Saturday, 15 February 2014

Feb 15 ,2014 Destinations Unknown At First!









Woke up this morning to a bit of sunshine and a bit milder temperatures.  Didn't have any plans, knew I should "clean" and do "laundry" but didn't feel like it.  Car was calling so headed out to destinations unknown.  Headed south (at least I think that was the direction, no water here so I can't tell 
N, S, E or W)!  

Drove through this little place called Nanton and managed this time to get a neat picture of the planes at the museum.


Nanton Air Museum

Nanton Museum
Kept heading South ???? stopped in High River 
(hit very hard by the floods of 2013).
Tim's for a coffee!  Here are a couple images of High River and the devastation!
High River, AB...Flood devastaion 2013

Flood of High River 2013.  Some people lost everything,
homes damaged and later torn down. 


After stopping at Tim's for a coffee, we continued heading 
South (??) and eventually made a turn West 
towards the mountains.  I must admit they are beautiful and 
just about every turn is a post card view.  


Drive to Crowsnest Pass



Another view of the Rocky Mountains
Postcard Picture of the Rockies, taken by me!


We kept driving and came upon a place called Frank Slide...I had never heard of this before....I'll post a little bit of info here on what happened...and the tragedy of 1903.

The Frank Slide was a rockslide that buried part of the mining town of Frank, Northwest Territories, Canada, on the morning of April 29, 1903. It occurred at 4:10 am, when over 82 million tonnes (90 million tons) of limestone rock slid down Turtle Mountain within 100 seconds, obliterating the eastern edge of Frank, the Canadian Pacific Railway line and the coal mine. It was one of the largest landslides in Canadian history and remains the deadliest, as between 70 and 90 of the town's residents were killed, most of whom remain buried in the rubble. Multiple factors led to the slide. Turtle Mountain's formation left it in a constant state of instability, leading area Native tribes to call it, "the mountain that moves".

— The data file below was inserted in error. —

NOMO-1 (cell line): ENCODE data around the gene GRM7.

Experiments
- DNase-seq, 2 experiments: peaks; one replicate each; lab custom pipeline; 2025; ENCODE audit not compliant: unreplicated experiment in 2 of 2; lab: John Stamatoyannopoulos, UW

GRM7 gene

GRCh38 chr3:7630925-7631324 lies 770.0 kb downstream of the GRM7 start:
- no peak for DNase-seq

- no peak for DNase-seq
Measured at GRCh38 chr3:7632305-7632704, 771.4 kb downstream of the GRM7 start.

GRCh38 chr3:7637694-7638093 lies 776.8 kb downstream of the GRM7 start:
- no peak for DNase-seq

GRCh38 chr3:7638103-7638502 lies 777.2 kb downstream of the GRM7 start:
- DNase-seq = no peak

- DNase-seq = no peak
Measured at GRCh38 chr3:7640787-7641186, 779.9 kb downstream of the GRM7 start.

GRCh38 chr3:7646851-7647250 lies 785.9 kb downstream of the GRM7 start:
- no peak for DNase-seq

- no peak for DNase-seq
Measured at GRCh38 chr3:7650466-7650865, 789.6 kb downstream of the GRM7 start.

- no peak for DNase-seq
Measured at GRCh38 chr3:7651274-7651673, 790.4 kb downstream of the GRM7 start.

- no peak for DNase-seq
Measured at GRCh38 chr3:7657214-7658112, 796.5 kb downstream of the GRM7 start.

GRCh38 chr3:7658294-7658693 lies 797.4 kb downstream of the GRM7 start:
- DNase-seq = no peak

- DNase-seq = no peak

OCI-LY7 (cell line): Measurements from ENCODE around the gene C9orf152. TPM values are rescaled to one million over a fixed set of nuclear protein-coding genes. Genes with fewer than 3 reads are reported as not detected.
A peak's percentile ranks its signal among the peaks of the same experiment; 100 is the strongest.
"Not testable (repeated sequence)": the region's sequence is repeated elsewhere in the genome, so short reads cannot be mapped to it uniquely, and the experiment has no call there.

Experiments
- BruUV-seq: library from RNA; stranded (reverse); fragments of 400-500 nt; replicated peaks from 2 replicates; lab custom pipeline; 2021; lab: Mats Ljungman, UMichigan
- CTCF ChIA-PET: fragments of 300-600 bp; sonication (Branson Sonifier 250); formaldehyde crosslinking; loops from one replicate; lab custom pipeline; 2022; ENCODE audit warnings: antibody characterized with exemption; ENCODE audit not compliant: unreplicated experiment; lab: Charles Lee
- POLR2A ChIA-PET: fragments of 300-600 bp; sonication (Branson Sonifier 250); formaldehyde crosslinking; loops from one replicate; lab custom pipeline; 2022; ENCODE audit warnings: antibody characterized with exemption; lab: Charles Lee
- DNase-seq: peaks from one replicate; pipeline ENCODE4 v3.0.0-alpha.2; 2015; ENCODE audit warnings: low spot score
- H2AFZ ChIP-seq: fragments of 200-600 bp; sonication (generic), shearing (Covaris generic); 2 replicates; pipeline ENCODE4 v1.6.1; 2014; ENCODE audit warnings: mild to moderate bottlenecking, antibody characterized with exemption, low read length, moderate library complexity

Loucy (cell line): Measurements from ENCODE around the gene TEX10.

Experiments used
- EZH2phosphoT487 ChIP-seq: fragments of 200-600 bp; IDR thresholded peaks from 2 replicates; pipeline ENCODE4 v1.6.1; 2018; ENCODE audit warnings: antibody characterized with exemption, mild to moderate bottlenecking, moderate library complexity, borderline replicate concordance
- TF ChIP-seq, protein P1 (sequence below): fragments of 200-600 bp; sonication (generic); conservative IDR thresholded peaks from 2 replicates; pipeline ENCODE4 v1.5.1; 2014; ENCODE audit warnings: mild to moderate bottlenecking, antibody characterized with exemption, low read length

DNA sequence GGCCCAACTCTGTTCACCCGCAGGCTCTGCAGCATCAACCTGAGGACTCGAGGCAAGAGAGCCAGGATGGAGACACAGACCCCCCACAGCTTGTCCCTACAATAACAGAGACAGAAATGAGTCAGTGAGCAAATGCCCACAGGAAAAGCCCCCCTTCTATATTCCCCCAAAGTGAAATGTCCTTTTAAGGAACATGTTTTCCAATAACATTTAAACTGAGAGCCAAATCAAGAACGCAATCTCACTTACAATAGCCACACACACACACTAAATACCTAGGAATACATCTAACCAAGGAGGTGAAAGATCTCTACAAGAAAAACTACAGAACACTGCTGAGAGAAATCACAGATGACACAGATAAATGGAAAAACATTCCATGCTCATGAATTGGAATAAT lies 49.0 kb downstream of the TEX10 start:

Coal mining operations may have weakened the mountain's internal structure, as did a wet winter and cold snap on the night of the slide.


The above rock/debris field was at the top of the mountain.  
The section that broke was 1,000 metres (3,300 ft) wide, 425 metres (1,394 ft) high and 150 metres (490 ft) deep.  
Witnesses to the disaster claimed it took about 100 seconds for the slide to reach up the opposing hills, indicating the mass of rock traveled at a speed of about 112 kilometres per hour (70 mph).

 This is all debris field that came from the top of the mountain.  There are bodies, homes, stables, etc, all buried under all      these rocks.
                                                                    The Frank Slide


Continuing on the journey crossing over the Alberta border to BC, into Sparwood.  I couldn't figure out why anyone would go there....and then I saw it! 

                                  OMG...now that's a truck!


                                 I look like a midget next to these rubbers!

      Look UP...Look Way UP!  Wonder how one gets into this               truck.  Apparently there is one that DH saw at the plant 
                                    that is bigger than this!
  Saw this Old Fashioned covered wagaon at the entrance to a                          ranch on the drive back to Calgary.
      Can never resist taking pictures of these drilling machines.
                                         One final picture of the Mountains!  


1 comment:

  1. Looks like a great day!! LOVE the colour of that truck!!

    ReplyDelete